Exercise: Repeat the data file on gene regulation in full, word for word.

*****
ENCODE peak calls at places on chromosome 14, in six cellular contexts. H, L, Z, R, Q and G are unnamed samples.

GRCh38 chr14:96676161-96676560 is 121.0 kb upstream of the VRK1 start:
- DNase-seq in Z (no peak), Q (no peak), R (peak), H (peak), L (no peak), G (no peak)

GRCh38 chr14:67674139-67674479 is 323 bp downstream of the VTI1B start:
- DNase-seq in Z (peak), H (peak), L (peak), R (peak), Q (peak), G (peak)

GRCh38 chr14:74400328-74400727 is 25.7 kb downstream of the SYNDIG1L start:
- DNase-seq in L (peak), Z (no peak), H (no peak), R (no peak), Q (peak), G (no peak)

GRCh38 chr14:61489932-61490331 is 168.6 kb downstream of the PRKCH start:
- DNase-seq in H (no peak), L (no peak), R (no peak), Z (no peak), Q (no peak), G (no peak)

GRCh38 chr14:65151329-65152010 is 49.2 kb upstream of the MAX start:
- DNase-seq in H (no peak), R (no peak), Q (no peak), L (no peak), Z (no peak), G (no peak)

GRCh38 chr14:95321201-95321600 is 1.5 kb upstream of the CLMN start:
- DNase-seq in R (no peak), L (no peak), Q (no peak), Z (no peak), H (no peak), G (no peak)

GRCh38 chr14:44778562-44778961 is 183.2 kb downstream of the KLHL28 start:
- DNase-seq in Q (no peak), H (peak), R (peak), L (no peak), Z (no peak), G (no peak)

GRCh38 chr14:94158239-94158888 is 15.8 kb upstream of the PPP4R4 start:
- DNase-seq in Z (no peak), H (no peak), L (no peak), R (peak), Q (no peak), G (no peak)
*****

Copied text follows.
ENCODE peak calls at places on chromosome 14, in six cellular contexts. H, L, Z, R, Q and G are unnamed samples.

GRCh38 chr14:96676161-96676560 is 121.0 kb upstream of the VRK1 start:
- DNase-seq in Z (no peak), Q (no peak), R (peak), H (peak), L (no peak), G (no peak)

GRCh38 chr14:67674139-67674479 is 323 bp downstream of the VTI1B start:
- DNase-seq in Z (peak), H (peak), L (peak), R (peak), Q (peak), G (peak)

GRCh38 chr14:74400328-74400727 is 25.7 kb downstream of the SYNDIG1L start:
- DNase-seq in L (peak), Z (no peak), H (no peak), R (no peak), Q (peak), G (no peak)

GRCh38 chr14:61489932-61490331 is 168.6 kb downstream of the PRKCH start:
- DNase-seq in H (no peak), L (no peak), R (no peak), Z (no peak), Q (no peak), G (no peak)

GRCh38 chr14:65151329-65152010 is 49.2 kb upstream of the MAX start:
- DNase-seq in H (no peak), R (no peak), Q (no peak), L (no peak), Z (no peak), G (no peak)

GRCh38 chr14:95321201-95321600 is 1.5 kb upstream of the CLMN start:
- DNase-seq in R (no peak), L (no peak), Q (no peak), Z (no peak), H (no peak), G (no peak)

GRCh38 chr14:44778562-44778961 is 183.2 kb downstream of the KLHL28 start:
- DNase-seq in Q (no peak), H (peak), R (peak), L (no peak), Z (no peak), G (no peak)

GRCh38 chr14:94158239-94158888 is 15.8 kb upstream of the PPP4R4 start:
- DNase-seq in Z (no peak), H (no peak), L (no peak), R (peak), Q (no peak), G (no peak)